Mr. Worth, I called you a bigot and a homophobe because THAT IS WHAT YOU ARE. You claim you are these things because of your “Christian” beliefs. So by your example, you are making all Christians look like bigots and homophobes. Now I also believe that this is not true; many, if not most Christians do not have these beliefs. But many of the “Christian” religious organizations DO believe this. You can start right here in Tupelo, over on The Dark Side with the Wildmons and the others of their ilk who use the Nation’s airwaves to spread their hatred and bigotry. And almost any other “Christian” organization that has the word “Family” in the title. Like the Pharisees and Sadducees in Jesus’ day, they attempt to hide their sins and hatreds and prejudices behind a cloak of false righteousness. And in this day and time, they hide behind a Religious facade that then allows them to operate without paying taxes, which is the ultimate kick in the face to the rest of us.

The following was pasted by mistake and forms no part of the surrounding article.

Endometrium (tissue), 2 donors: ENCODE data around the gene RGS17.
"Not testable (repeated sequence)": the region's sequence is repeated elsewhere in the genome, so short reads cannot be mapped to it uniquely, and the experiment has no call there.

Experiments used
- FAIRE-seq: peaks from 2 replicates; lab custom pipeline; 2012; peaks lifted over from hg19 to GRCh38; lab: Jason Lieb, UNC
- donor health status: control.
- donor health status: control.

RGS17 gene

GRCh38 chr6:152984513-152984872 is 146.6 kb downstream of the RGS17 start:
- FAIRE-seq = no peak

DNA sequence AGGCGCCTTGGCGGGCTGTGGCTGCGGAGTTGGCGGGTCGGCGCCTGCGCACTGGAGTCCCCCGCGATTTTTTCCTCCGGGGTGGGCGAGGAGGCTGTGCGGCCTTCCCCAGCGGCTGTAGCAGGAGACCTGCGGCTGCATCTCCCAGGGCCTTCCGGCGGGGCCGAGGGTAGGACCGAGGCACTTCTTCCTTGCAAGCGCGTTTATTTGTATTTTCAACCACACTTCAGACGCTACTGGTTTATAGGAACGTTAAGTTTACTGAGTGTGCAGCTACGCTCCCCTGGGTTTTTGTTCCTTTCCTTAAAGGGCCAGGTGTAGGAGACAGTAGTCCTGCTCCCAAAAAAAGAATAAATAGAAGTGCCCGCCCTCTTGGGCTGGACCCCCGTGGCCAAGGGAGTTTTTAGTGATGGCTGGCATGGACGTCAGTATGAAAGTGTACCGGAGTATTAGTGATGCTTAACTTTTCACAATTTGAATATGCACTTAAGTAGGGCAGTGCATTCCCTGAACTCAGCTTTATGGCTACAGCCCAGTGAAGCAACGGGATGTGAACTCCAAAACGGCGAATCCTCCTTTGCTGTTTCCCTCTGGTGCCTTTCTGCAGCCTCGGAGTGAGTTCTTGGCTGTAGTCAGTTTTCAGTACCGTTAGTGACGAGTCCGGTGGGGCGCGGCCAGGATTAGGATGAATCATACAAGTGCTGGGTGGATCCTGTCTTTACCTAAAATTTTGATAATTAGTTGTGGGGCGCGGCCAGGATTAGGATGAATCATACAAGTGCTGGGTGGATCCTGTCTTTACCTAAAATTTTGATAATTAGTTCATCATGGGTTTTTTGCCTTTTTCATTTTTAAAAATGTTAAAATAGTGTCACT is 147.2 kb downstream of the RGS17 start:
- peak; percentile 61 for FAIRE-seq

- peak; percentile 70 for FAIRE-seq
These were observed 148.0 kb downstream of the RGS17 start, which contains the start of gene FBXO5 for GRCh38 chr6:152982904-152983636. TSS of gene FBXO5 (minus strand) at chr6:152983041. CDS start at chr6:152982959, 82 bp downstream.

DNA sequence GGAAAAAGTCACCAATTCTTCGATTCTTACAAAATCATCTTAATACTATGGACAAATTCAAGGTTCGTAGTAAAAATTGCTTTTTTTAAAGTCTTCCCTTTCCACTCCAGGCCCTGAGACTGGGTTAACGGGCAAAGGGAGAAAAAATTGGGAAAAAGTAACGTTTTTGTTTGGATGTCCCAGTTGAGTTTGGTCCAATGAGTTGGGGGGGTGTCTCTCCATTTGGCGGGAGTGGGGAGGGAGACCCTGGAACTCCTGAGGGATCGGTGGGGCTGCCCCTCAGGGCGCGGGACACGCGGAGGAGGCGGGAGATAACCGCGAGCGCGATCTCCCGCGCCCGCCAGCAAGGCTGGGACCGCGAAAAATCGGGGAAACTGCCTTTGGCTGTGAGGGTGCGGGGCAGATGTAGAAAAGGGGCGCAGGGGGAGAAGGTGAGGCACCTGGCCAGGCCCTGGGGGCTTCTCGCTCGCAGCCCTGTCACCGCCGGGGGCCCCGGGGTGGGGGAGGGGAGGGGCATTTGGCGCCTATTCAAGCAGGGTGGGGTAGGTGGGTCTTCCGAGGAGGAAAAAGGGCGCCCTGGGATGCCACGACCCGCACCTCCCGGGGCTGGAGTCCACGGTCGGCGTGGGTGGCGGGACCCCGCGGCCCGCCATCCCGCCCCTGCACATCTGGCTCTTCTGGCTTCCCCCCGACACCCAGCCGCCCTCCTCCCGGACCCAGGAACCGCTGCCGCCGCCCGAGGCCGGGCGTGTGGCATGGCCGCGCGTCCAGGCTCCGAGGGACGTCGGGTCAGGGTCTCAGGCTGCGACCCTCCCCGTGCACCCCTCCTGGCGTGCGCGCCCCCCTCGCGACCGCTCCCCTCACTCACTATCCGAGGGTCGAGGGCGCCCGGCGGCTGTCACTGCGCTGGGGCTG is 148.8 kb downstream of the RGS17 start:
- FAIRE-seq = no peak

Tell you what, I’ll make you a deal. You quit calling me Fairy Boy, and I’ll quit calling you Worthless. I’ve already started (see the opening of this post).

          • TWBDB

            Oh, I’ve been around here for a long time Mr Ellsworth. I remember when you came along: you’ve called me names before. FrereJocque has called
            me out before. I’m involved alright.

            Mr Ellsworth, in the circuit I travel, my education is minimal by comparison. As we’ve been attempting to discuss here, education is most often a matter of opportunity: it’s rarely a measure of intelligence. Experience, humility, and willingness count for a heck of a lot in my book. I don’t ‘feel superior’.

            I’ve known my share of gay bigots, haven’t you FJ? Bigotry is a state of mind, not a religious conviction; the same for homophobia. IMHO, believing same-sex is a sin is not homophobia, it is a religious belief
            not unlike the belief that bearing false witness against your neighbor is a